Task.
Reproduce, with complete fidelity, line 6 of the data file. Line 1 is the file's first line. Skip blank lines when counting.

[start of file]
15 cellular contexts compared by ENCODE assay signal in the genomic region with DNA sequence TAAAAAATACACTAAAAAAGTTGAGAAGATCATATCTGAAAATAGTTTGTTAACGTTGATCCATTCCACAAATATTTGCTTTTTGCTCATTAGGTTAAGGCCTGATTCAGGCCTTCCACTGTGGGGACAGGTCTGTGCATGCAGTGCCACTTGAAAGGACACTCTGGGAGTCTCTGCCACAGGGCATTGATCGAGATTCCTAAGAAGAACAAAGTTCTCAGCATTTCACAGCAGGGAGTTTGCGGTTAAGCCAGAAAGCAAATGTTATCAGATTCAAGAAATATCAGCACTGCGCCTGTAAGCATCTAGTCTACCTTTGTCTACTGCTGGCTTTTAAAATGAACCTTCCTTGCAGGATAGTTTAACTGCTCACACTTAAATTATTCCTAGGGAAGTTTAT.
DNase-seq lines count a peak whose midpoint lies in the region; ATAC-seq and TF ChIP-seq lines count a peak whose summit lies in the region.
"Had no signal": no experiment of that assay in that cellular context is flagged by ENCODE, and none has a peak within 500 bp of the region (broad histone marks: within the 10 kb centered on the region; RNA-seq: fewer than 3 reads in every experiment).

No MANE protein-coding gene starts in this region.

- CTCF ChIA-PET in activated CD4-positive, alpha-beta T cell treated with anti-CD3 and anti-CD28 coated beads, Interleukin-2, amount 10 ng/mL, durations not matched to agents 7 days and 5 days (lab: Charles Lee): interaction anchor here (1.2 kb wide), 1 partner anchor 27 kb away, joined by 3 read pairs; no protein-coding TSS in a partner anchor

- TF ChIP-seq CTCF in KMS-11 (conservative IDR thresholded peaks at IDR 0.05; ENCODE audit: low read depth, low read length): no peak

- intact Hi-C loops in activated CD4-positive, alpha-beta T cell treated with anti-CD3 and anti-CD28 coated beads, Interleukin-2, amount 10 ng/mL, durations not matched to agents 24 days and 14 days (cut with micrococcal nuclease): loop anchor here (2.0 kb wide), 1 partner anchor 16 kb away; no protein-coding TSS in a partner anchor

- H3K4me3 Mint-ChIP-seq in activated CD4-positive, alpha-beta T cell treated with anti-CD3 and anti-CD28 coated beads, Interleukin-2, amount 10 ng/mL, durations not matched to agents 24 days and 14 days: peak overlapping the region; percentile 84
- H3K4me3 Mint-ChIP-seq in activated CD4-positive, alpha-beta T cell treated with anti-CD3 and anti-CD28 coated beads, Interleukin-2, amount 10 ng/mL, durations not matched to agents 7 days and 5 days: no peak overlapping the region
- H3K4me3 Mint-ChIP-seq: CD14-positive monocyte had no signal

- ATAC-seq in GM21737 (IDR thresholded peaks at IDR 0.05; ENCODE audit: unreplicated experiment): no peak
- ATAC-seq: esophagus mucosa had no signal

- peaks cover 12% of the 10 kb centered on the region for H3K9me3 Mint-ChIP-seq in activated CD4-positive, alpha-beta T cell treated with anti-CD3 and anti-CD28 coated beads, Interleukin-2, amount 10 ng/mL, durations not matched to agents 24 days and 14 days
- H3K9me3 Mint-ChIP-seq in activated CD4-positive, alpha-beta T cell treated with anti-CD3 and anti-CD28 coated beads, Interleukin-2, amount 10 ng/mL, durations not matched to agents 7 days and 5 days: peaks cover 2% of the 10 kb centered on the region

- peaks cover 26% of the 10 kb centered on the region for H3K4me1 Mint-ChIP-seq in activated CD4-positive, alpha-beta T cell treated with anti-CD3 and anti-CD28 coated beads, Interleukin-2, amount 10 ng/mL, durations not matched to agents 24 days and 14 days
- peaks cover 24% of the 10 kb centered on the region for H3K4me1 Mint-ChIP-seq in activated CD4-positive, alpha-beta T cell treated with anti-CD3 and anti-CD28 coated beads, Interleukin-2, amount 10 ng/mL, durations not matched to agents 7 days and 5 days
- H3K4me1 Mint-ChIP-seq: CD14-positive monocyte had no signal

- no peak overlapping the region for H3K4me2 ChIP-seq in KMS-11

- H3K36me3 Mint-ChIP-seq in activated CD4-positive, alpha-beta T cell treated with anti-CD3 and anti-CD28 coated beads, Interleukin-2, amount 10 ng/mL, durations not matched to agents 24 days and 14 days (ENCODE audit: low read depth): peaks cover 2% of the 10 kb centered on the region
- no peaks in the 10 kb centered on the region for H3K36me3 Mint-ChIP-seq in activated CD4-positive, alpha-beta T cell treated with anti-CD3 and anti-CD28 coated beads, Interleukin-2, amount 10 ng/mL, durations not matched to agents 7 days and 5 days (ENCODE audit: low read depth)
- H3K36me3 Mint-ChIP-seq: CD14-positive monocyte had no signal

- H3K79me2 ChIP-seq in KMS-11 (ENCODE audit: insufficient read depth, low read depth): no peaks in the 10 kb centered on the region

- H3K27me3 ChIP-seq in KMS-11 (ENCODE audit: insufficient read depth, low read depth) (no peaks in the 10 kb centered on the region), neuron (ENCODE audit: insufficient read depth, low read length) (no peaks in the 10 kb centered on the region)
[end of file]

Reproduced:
- TF ChIP-seq CTCF in KMS-11 (conservative IDR thresholded peaks at IDR 0.05; ENCODE audit: low read depth, low read length): no peak